Monday, February 26, 2018

Bojagin 2: Cash Cow

Wrapping cloth

Wrapped object

This continues the series of wrapping cloths inspired by the Korean tradition of "bojagin," gift-wrapping cloths that are stitched with a specific object in mind. See the previous post—The Gift of Travel—for more about the inspiration and backstory.

This cloth has the subject of currency as a focus. Materials include a U.S. one dollar bill; tiny shell beads that harken back to Native American currency; and a 150-year-old Indian temple sari, itself a form of currency and stored wealth.



I particularly like the section of sari cloth below, where you can see a mended, rewoven section done many, many decades ago by an earlier owner.


And now to the object to be wrapped: an old brass coin bank shaped like a cow.

The object to be wrapped

And finally, the wrapped object. The Korean belief is that a wrapped object, by the very nature of being wrapped, contains good luck.

The wrapped object

Thursday, February 22, 2018

Bojagin: The Gift of Travel

Wrapping cloth unfurled

Cloth in use

A recent visit to a show on the history of Korean fashion at the Asian Art Museum in San Francisco stimulated an interest in "bojagin," Korean wrapping cloths, a tradition that dates back to the Three Kingdoms period (55 BC to 668 AD). Usually square, they are stitched using pieced cloth, often silk or ramie. Those employing patchwork or scrap fabric are known as "chogak bo." A particularly charming aspect of this tradition is concern for that which is being wrapped, to the point where a bojagin may be created especially to wrap a specific object.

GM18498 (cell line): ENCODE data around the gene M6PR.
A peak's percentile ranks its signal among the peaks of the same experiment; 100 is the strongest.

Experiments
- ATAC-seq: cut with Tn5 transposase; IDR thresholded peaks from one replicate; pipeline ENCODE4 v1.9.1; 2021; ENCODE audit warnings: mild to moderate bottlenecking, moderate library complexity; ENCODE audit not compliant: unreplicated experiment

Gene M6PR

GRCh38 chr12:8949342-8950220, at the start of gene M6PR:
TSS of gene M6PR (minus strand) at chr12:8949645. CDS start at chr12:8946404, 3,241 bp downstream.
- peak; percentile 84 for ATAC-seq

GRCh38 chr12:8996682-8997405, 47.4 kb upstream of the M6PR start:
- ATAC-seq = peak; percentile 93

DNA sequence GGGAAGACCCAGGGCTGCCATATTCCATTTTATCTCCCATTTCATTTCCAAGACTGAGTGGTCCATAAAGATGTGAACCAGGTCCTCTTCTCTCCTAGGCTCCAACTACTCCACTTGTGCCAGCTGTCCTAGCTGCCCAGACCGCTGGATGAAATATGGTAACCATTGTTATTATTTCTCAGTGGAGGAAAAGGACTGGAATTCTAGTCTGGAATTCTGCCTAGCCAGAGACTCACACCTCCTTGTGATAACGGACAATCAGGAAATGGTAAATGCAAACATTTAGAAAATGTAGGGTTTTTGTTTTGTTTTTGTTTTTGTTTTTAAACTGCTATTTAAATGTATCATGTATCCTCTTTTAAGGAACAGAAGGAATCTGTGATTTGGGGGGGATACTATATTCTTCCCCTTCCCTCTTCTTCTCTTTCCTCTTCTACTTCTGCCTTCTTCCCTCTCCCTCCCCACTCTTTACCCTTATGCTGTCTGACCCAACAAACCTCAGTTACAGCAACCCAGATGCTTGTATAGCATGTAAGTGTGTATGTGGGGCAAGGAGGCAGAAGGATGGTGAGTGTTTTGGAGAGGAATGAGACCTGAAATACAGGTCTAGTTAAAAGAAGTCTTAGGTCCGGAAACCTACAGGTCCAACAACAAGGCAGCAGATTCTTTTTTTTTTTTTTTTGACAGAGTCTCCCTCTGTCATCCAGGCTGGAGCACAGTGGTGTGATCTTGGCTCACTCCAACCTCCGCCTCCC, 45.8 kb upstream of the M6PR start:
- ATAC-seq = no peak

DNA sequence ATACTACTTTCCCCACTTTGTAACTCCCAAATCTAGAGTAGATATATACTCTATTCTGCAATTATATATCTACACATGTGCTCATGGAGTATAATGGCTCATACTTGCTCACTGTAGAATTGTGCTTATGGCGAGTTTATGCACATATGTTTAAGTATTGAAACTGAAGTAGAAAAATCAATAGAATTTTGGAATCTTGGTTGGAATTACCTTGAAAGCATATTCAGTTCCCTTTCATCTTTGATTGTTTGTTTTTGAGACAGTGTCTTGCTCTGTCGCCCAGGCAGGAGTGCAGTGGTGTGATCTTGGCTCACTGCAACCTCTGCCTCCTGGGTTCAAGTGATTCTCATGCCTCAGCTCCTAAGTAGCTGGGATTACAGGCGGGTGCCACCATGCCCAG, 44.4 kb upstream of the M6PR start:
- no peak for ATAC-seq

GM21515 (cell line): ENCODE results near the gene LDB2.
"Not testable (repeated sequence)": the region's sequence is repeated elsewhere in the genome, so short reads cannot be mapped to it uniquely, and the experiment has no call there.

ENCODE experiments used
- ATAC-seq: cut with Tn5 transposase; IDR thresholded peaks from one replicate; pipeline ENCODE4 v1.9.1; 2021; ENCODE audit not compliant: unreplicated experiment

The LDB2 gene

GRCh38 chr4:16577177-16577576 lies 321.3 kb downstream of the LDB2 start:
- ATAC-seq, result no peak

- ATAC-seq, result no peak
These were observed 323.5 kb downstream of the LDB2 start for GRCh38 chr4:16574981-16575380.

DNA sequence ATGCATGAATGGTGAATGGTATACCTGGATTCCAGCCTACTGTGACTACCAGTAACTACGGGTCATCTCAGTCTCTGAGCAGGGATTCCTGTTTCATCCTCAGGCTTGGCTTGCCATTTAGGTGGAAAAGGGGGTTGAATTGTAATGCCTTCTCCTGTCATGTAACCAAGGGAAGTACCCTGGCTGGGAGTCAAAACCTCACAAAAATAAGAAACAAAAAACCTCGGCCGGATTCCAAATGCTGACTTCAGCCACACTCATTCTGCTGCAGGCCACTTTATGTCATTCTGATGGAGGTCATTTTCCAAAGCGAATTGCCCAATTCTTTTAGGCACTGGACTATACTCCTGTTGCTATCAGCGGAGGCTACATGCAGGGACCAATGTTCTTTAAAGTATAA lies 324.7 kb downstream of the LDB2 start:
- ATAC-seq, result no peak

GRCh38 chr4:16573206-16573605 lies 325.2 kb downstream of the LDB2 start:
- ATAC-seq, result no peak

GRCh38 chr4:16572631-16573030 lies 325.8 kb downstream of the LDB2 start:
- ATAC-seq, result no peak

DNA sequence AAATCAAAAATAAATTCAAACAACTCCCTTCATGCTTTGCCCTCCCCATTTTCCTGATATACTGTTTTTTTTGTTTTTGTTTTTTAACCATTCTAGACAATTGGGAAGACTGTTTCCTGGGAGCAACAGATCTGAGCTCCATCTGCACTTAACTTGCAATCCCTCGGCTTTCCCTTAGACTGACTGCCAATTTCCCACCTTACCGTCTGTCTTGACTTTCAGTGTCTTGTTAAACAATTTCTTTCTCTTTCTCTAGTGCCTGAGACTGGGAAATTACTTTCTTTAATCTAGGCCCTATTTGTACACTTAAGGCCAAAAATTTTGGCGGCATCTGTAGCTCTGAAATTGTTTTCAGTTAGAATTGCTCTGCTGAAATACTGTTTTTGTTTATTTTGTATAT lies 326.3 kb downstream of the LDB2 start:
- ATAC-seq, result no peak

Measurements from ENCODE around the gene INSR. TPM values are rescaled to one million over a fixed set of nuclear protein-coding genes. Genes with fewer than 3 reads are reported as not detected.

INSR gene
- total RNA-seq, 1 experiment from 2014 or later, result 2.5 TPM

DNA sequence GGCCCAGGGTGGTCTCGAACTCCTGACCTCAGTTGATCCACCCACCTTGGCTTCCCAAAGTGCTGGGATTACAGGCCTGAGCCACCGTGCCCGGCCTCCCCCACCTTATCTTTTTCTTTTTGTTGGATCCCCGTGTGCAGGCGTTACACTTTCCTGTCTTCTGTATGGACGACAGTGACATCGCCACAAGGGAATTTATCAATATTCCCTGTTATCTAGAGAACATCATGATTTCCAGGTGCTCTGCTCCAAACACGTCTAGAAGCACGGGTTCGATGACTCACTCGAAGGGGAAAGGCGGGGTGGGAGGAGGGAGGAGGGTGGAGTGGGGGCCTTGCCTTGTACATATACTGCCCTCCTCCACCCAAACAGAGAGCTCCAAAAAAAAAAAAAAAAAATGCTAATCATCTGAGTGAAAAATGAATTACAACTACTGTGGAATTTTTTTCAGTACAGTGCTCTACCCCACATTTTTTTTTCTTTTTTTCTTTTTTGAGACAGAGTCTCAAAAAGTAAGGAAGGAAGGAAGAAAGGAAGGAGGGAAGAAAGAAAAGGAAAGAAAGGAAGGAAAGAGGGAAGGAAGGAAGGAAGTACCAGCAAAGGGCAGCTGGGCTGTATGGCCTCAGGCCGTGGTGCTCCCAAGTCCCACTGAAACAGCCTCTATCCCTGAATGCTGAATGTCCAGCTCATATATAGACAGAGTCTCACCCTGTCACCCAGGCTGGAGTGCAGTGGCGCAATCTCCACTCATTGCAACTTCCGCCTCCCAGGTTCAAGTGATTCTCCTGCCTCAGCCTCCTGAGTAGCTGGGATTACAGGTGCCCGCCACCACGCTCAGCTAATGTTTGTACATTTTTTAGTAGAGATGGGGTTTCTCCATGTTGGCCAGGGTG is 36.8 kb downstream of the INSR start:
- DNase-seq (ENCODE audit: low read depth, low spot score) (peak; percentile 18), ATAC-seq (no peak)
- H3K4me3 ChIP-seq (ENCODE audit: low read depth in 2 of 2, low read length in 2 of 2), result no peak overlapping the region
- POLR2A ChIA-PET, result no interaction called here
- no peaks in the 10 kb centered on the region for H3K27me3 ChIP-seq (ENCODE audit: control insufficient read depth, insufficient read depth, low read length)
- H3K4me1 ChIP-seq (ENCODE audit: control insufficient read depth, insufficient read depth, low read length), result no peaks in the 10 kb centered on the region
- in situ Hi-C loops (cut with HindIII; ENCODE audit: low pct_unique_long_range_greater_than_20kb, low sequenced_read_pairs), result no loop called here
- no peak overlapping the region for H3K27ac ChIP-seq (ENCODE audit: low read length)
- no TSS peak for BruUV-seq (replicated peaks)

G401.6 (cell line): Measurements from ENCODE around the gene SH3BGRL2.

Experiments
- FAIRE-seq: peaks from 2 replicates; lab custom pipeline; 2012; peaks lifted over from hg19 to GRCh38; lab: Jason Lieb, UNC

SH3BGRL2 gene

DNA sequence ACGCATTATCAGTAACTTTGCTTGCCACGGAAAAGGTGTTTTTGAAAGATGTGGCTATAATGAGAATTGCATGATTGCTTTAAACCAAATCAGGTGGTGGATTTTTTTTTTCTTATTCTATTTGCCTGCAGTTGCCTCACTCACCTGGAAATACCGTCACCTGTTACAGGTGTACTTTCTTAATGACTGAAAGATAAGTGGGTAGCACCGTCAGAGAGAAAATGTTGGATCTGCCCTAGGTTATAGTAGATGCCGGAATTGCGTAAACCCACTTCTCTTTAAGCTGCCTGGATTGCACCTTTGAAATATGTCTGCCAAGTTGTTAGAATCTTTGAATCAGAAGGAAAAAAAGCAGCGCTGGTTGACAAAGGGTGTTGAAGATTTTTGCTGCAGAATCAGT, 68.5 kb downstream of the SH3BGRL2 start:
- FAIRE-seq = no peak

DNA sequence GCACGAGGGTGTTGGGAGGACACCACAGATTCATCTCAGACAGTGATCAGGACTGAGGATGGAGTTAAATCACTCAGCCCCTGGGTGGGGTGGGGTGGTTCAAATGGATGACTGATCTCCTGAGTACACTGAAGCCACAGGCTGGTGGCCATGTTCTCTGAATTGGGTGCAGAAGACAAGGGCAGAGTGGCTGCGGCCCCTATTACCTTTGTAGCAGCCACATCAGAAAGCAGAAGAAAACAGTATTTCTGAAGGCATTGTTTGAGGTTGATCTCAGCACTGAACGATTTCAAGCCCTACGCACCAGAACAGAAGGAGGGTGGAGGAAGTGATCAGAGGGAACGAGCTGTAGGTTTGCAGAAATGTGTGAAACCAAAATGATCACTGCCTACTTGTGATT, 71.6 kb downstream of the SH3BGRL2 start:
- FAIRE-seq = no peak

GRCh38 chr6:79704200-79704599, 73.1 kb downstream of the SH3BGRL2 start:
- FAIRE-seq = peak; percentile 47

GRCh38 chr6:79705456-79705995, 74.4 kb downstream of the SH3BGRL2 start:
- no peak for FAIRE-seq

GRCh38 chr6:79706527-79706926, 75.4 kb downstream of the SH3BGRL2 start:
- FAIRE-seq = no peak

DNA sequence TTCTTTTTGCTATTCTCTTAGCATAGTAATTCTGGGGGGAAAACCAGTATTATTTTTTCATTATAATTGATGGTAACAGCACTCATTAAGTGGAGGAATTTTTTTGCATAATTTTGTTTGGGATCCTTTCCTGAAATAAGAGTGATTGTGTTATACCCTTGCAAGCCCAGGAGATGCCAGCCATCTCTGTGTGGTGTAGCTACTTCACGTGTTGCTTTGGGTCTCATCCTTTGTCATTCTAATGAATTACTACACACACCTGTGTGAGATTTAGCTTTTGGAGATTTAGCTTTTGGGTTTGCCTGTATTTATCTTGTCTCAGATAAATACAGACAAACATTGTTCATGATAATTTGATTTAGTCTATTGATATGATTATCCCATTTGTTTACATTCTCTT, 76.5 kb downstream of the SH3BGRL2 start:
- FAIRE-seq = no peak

Close-up detail

I started stitching my own chogak bo and got completely hooked. Here is the first in a frankly obsessive series.

Close-up detail

My bojagin are technically chogak bo, since they are all stitched from scraps and remnants, some recent acquisitions, and some that have been in my possession for over fifty years. My wrapping cloths are also a themed interplay between the cloth and the object to be wrapped.

Corner detail

Materials for this wrapping cloth include scraps of a 150-year-old Indian temple sari, woven cloth from Guatemala, assorted beads, a scrap of upholstery fabric, an odd medallion of an Arab woman of unknown origin, and a Laotian 500 kip note.

Close-up detail

The object to be wrapped is a carved wood Buddha from Laos in the "no more fighting" pose.

Carved wood Buddha

And finally we have the object wrapped.

Wrapped Buddha

Stay tuned over the next few weeks for many more wrapping cloths to come.

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